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FALVEY MEMORIAL LIBRARY
FALVEY MEMORIAL LIBRARY
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Joseph McGarrity Collection
Joseph McGarrity Newspapers
The Clan-na-Gael Journal
The Clan-na-Gael Journal
The Clan-na-Gael Journal, v. 33, February 18, 1910.
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The Clan-na-Gael Journal, v. 33, February 18, 1910.
Clan-na-Gael (Philadelphia, Pa.)
11 January 2014
Philadelphia Pa. : [Clan-na-Gael]
Disclaimer of Liability
Disclaimer of Endorsement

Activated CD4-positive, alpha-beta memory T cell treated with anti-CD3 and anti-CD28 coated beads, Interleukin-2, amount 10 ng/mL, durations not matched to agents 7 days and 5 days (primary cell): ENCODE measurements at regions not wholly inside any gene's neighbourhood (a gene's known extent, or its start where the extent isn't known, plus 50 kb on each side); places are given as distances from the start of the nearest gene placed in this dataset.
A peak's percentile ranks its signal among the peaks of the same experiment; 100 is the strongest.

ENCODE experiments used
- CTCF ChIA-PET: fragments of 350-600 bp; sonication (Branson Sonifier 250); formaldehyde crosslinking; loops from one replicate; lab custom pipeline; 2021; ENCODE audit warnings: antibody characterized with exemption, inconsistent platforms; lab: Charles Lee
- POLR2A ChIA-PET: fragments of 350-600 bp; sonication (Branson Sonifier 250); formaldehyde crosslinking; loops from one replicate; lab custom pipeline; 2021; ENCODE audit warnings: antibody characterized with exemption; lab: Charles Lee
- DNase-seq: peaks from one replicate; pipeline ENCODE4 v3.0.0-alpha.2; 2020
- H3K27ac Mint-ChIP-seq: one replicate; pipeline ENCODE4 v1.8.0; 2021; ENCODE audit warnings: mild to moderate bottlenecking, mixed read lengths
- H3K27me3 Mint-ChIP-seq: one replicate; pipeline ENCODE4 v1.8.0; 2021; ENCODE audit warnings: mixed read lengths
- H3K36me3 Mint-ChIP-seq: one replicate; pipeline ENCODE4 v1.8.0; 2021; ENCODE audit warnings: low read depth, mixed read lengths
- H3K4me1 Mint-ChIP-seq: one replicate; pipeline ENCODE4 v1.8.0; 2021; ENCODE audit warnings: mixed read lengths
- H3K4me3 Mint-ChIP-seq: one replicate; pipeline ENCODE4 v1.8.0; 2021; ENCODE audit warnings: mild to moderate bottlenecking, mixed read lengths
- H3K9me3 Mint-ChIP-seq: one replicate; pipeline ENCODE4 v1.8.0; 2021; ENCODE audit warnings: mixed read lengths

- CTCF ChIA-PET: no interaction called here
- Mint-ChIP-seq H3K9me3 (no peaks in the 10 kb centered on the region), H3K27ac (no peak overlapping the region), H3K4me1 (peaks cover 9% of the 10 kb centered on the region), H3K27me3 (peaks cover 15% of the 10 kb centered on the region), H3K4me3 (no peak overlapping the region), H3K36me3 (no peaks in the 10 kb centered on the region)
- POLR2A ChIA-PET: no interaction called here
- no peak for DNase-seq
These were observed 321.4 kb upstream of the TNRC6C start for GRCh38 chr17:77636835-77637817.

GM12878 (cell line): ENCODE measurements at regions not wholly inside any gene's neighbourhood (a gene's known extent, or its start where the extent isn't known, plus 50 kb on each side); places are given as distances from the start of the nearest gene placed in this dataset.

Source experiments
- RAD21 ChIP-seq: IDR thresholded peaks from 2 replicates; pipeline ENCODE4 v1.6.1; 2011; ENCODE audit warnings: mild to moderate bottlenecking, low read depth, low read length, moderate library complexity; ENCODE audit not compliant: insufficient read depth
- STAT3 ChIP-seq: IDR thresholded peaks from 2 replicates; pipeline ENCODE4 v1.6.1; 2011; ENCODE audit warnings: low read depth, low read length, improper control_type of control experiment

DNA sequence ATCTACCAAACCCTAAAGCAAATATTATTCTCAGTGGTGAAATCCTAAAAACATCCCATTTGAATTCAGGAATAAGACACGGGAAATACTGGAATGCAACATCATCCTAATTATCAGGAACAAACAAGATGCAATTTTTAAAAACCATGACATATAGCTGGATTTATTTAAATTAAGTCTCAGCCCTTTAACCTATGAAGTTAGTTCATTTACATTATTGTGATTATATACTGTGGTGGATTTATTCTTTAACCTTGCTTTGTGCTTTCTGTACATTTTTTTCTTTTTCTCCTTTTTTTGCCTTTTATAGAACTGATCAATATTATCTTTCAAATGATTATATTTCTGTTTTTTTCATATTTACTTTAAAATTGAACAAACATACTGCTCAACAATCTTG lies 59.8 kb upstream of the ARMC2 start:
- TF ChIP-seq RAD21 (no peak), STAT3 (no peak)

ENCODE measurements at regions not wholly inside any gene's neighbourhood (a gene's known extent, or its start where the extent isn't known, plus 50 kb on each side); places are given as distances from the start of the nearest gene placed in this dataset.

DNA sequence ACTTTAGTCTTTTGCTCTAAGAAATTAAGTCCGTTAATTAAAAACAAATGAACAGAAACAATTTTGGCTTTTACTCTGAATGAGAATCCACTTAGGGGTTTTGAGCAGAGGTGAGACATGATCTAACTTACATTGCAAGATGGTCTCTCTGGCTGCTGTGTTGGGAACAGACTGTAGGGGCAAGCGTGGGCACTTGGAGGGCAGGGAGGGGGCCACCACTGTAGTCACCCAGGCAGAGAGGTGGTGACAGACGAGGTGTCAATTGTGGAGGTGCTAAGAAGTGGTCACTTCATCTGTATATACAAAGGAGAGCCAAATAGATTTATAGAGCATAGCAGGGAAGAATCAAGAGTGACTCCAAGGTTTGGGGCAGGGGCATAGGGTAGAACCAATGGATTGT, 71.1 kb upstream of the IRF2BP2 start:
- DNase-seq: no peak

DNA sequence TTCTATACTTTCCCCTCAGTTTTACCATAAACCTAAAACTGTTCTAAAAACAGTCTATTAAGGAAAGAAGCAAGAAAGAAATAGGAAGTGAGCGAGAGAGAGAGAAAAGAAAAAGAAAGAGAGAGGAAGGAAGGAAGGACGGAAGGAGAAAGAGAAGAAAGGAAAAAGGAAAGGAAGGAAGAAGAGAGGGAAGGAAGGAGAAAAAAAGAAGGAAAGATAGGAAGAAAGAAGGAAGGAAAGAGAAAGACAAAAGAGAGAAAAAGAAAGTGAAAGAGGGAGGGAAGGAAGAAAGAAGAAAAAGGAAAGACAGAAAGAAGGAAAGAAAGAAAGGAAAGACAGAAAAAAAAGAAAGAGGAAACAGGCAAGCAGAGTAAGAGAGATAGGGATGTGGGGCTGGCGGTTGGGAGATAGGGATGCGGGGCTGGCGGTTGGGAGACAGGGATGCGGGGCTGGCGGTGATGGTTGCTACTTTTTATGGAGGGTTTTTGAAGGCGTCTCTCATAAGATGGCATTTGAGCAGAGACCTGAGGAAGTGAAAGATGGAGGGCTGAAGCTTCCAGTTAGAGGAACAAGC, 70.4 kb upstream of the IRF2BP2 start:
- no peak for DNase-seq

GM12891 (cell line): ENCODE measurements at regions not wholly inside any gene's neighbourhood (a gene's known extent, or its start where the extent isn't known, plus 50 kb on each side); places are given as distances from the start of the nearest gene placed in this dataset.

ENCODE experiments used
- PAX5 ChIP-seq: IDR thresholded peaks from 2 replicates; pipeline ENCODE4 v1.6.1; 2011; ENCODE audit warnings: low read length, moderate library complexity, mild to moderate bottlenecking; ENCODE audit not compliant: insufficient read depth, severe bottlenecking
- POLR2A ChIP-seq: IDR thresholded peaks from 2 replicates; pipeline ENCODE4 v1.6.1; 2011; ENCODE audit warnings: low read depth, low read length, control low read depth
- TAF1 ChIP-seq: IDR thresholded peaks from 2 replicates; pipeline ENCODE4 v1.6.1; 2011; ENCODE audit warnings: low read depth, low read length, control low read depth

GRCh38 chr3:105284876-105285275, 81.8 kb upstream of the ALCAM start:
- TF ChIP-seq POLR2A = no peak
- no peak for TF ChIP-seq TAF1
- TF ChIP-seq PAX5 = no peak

VOL. XXXIII. . PHILADELPHIA, FEBRUARY 18, 1910. ONE DOLLAR PER YEAR. Thursday Evening, March 8rd, 1910. OTIS Hundred ‘and Thirty-second Ahniversaryjf the Birth of Robert Emmet, under the auspices oi the Clan-na-Gael of Philadelphia, in the Academy of Music, Broad and Locust Streets, on lliillillllillllimlliellielallralitln The Emil prt-paratious for the coming clebratioti of the birth of the Mart d. e meeting will naturally be mucll more than a tri ute to the unit man and romantic life, as well as his niagniriccnr speech in t e Irishmen, by the men of 1843 and by the Fenians is rhe.uiily one worth work- In or. ‘ li isnearly I07 years since Robert pronounced t memorable speech, wherein he said "1 have but d and silent grave-my lamp of nearly extinguished-I hing that was dear to country’: cause; ject of my race is run, the grave my ziflectiotls: , , , I sink into its opens to receive me, an om , "I have but one reguest to make. It my departure from this world-2-it is the ’ ‘ ' Let no man write a :r :i c not prejudice nor ignora ce aspers . Le them rest in obscurity an peacel Let my memory be left in ob- livion, and in tomb remain uninscriberl, until other times, and other men, can do justice to my character; when my coun- try takes her place among the nations of the earth, then, and not till then. let ' ’tten. I have done." think of approaching this subyt-ct 'WIIl'l- out the fullest sense of the solci-unity of the injunction. t Emmet the youngest son of ‘Dr. Robert mmet, was born in Dublin in the year i,,B.‘ e was seut, at an age. to Oswald School, In Dop- ping‘s Cotirt, of? Goltlcnlane, ncar Bride street, a rather celebrated school at that day for marhema' r, 7 y at the aize of 15 years, ac- cording to the entry in the collctzc book of arlmi ‘ ' tutor was I e ev. tained several prizes and r Belfast, informed me that he had known Robert I-jmmet; he was present, in the early part of r798. in a de ate o I-[isroi-igal society, got up expressly for Robert rnrriet. ques- eoruplete treetlom of the well-bring of a ood it virtuous government?" theg rules of the society, Dr. Maccartriey lusion to modern politics 5’ was forbidden bert met. in thi ins maiden speech, adroitly kept within the terms of . he showed t or“ 1771 Dr. Emmet commenced raticc in Molesworth Street, Dublin. n 1779 e removed to no Stephen's Green, the site of the house now num- ed rzo. ROBERT EM MET. . ., the friend of and previously an inmate The name of thority of H Robert Emmet. of his father's house. obcrt Er-nrltct, ver, vvilhoul any reference to this proceeding, ap e.irL‘d, I believe, in the list of expelled srurlcuts. Tickets for the entertainment can be procured at the Irish- American Club, 726 Spruce St., or at the Box Office on evening of entertainment. Lesson of the Irish Elections. ‘ 0 The twelve victories of the Indupt-rid ,elit lioliie Rulers in the Irish El(‘CllOlI> ry hbpetul sign. Their sig- iiiiicance lies in the fact that, with I t exreption of t e cases of 'i ilani "rt and T. M. Hcaly, they wcn without organization or iunds. cases Cork constitu- encics where ‘Villiam O’Brieit won, and two or three others where new ineu rt, the contests were pro- ‘ ul discussion to all lir. Graves; his college course, like that . a his brothers, was brilliant. ob- ‘ went lltrougll II: show: . e for the exact is predilection for ma e- communities. and the encouragement it tit-served from a good government. He then proccedcd to portray the evil etiectr of the despotism in 5 and tyranny of the governments o an- tiquily, most eloquently depicted those of the governments of rerce a time. c was replied to by- the present Judge Lefroy, and his argument was re- 71 :1 ms . -: rlcnrly unprcmcditated, and sho tranrdinary ability in his answer Io thc ' ' by his opponent. lie aid, in con lusion: “If a government ere vicious enoug put down the freedom of dis us ' rt. it we ld be the tiily of the people to deliberate on the errors of their ru ers, to considtr weil t c wrongs they inflicted and what the right course woul for their subjects to take, and having done so, it ten would be their duty to draw practical conclusions." The substance of the passage reterreil acartney, he said, was con- nr animation of the speaker was im- Wu, possi e. Mr. Moore, in his “Life and Death of Lord Edward Fitzgerald," speaks of his young friend and fellow-student in the following terms: “i ere I to number, indeed, the men among all have ever known 0 appeared to me to combine in tl'le.qreat- b c e pure moral worth with in- telleclual power, I should, among the highest of the ew, place m- lncr. Wholly free front the follies and ‘ railties of yrniih-tlmiigh how capable he st dcv afterward prove ," Robert Emmet. in the spring of t 98. oted passion events sociates were it misfortune. wheth r Robe s worn rnembcrof the society I hate not persons implicated in the latter. there is o dou . In the month of February the Lord Chancellor's visitation at the col- lege, which Ierrni of several students charged with trea- sonable practices in the college, too place when several of the students had been “" called before the Chancellor and exam- ine oath, o ert Emmet, of the Board of Fellows, de- :2- 3 o I the Society of United Irishmen. anil desiring to have his name taken off the books of the college. Before the letter . was lorwarre d he shone it to his father, and it met ' lather’s entire approbation. cumstance has not been referred to in any acount that has rrl given transaction; it is now stated on the au- S; ly called Nationalists, cannot nated in the expulsion "I, . 9“ 't being summoned, wrote a letter to the Th held the Leinrler Ltadrr ‘ constituency didn’t care -an clrw voked- by the to get r'd of good men faillllul menlbers of the dared to speak their minds at its g . The bosses want servile thinking men with ind dience to orders. an ‘ er to have their own actions ques- tion or to have an audit oi the party funrls. , , For these reasons Timothy Healy. Lawrence Ginnell, D. D. Sheehan, lin- John O'Donnell, George rl an, James Gilhtmly and marked for slaughter, and Jose h Devlin was set to wor ' the district conventions b w .va pttuuine ones, so thz the bosses miglll be selected. The w Io c system of these conventions heir full Par a mentary duty, but had (l:Ifl‘Ll to call their soul ‘ defeat of the 05:25 in the great majority o t esc party of twelve men, most 0 them hav- tn many years of Parliamentary experi- ence. led by Mr. Vllilliam O'Brien and Mr. Timothy liealy, two men 0 con- spicuous ability who have the ear (ii the House 0 ns anrl a large body of Irish public opinion behind ticrrl. That the cornplicaivd situation in the new - parliament will give this party snlrle op- ptirtuniiy to make itsell lelt and hear without saying, and its inhut-rice on the seventy other Irish members, usual- rliamentarians, but the new situation is undoubte ' wer mere slaves of the English Liberals and were constantly lowering the Iris de- Some iinprovel-nent must come in this matter as a result of the presence of ' eri mt minds and consider- l'l 0 able abiilt . , nother feature of the Irish election< ’ d odd mem the knowledge of go stituen -“because election without a contest of a an receives pay from the BritishiGovern- merit as Assistant router in England‘ Ireland has evidently lost con- fidence in the as at sent led, ‘ arid the tact that the last two results re- corded last pnday were vict ries for ‘Villi:m O’Brten is of pecttlia signifi- CEHCL V The Oralor of the Evening. of the Court of General Sessions, N. Y. THE oration in honor of the memory of Robert Emmet on the evening of Thursday, March 3d, at the Academy of Music, will be delivered by the Hon. Thomas C. O'Sullivan, judge of the Court of General Sessions, New the Emmet celebration in Philadel- phia in 1902, and was greatly appre- ciated by all who had the good fortune to hear him. Hon. J ohn VV. Goff, for years Re- corder of New York and now a judge of the Court, who was one of rhe Clan-nzi-Gael committee that planned and fitted our the Camlpn expedition which rescued the Fenian prisoners from Western Australia in 1876, and . still an ardent believer in the principles I, will accompany Judge to Philadelphia. Hon. aniel F.‘ Cohalan, well known to Irish Nationalists, both ‘rt and Ireland, will also be present. A treat is in store for all who shall arrend the Academy to hear the gifted orator expoun the principles of Emmet and explain present conditions in Ireland. I- Cardinal Logtle Backs llealy. Writes Letter Defending Member for North Louth, and Saying “Be Would Vote for Him. The following letter from Cardinal Logur. defending Mr. Timozhy hi North Louth. and promising to vote for on January r4; “Ara Coeli, Armagli. Dear Sir: I do not think that it would be strictly in keeping with my ta mi a . tantlitlate, otherwise I should willingly noniillate Mr. Ieitl . "I 5 a ,- Durirliilk on Thursday, the 20th, to vote for Mr, Iiezlly. You can make any ountry able honesty and a devotion to the iii- terests of Ireland. which, whatever occa- sional mistakes hc ma riistakes from which his orlpouents are >y rlcver wavered. 1TIll which has been proved by long years )f disint-rested service “ regret very much that Dltndalk and in ave been thrown into ' y a con- est which I, at least, believe to have 'een neither necessary nor useful, and - ch is little calculated to promote that union of w it: we ear so ruuc . “ am. dear sir, yours faithfully, “MICHAEL CARDINAL LOGUE “liernard Hamill, Esq., . P. “P . are at ftil liberty to make use of the inclosed letter, Ehicll is not intended to be riva . e at e since announced the election llealy by a majority o 99 l he had to be tected from a hostile mob e mrib wax, doubtless, composed of Joe Devlin's Board of Erin thugs. te.- also announced that ‘pm- Han.Thomas C.0'Sullivan,Juclge I I-Iealy, the candidate for Parliament for ‘ him, was publislletl in the Irish papers ‘ ll 3! however, endcltvtir to be in 0 Declaration of Principles. Tilt: lirolherhoorl of the cian.na-Gael I5 nrilitiual in its essence, spirit and coi- stitlltinil; in its principles, vturkivlgs and lcacliiugs. t aims to est:-ililisli in ire- land an Irish Rt'ptIl)llC-IIOI a British province. It limits to helitiltl zin Irish Ctirlgress in Stbsltill i-i linlilin, whose 2 e 5 F a‘ It e. 2 a : E Cl 9. n not till "alixilitlry i'I'arliameiit lrzllszictiilg its aflziirs in the tongue of its ellsltivcr and irhisier. It l)rlit=t'es in tile priilciplt-s oi’ Irish , Nitliortzilily fought for by the Red Iiand or Ulster, by the llltliiorliil Owen Roe, by tile gallant S(ll'5i‘lClIl, by the un- tlnuuictl Clare, by the iictt-r-lo-bc-ior- gotleu Tone, and by the Sntiety of ‘the United Irishmen; in the truths so ela- qucntly cxpuuniled and declared on the Fields of Aughriiu and Bcnburb, and from the walls of Limerick; iii the prin- ciples that for centuries have been in- scribed in the blood of Erin's best and bravest-consecrated '98; sanctihed iii i8o3, invigorated in 43, and strengthened and init-nsihca by the martyrdom or '67. It believes, in accord with all the peoples of the earth who ever achieved it, that Liberty is worth tigliling kt‘, and-that Irish liberty is worth dying Io - r. . It has substantiated this on many, occasion. and will pursue Ihe sine course until Irish freedom be attained It despises falsehood, cowardicg scl- hshness and hypocrisy, and it has never changed, and nevrr wi its principles. its name, or its platform. It has been, and will continue to bu, proof against the arguments of the timid. weak and half-ltC2‘rlCd4tOI1IY$ and traitors at best-who try by covert, insidious and Itlaligrllrlg tactics Io un- dermine and tliscrt-tlit its kings, and with intrepid resolution and lixityof pur- pose. it stands forth tinconqucrcd and I1 daunlerl, the one bulwark of Irish Na- timral liclicf-the only hope and salva- tion of the race. Its llliI(“(li)lC and lzllchangitlg intent is ' ‘ and, if needs wo IE‘ altered, as the . t is not a mtiveineiit t to-day or yes- It is the legitimate successor . mes of ‘6;, who were preceded by the men of '48, who, in turn, public use of this fact that you may .1". " “PWM WW0‘ is “l1 iind necessary for the purpnse of con. N”','" 1' ‘“"dt . . . . .. d- “"3 rumors or allegations ,0 the ts not a beneficial institution, like the c,,,,,,,,,y, A. . H, or the I. C. B. U.. orgsueh MI have mm, sympmhmd ‘M, W, ptlrelyvblsncvolrnt and Iraterniil societies determined an persistent attacks which N0 Kai ' adV="We is Y its in ers in rzltirn for their donations and siiliscripliorls. Personally. they ex- pect nothing, They Irnow that the fund is used for Irish National iitirposes- to further the tight for Irish liberty and w ether ttle be won in their da or in that of their successors, they are satisfied to do their duty to Ireland by contributing, without hope tion of reward, toward bcr llllt'.V2KlOl1. They know that they belong to the only National organization of their race -the brotherhood of the true, the valor- nus and th bold-nicn whom I rent: of danger cannot div nor evil intluehres disunite or i , n ve ‘rig sicritiee, death, M ernancipate their bcluved Irel.-in Of such is composed the Clan-na-(Lad -the only Irish National organization in the wor Tickets for the entertalnmen! ‘ can be procured at the Irish- American Club. 726 Spruce 5!. or at the Box Office on evening of entertainment.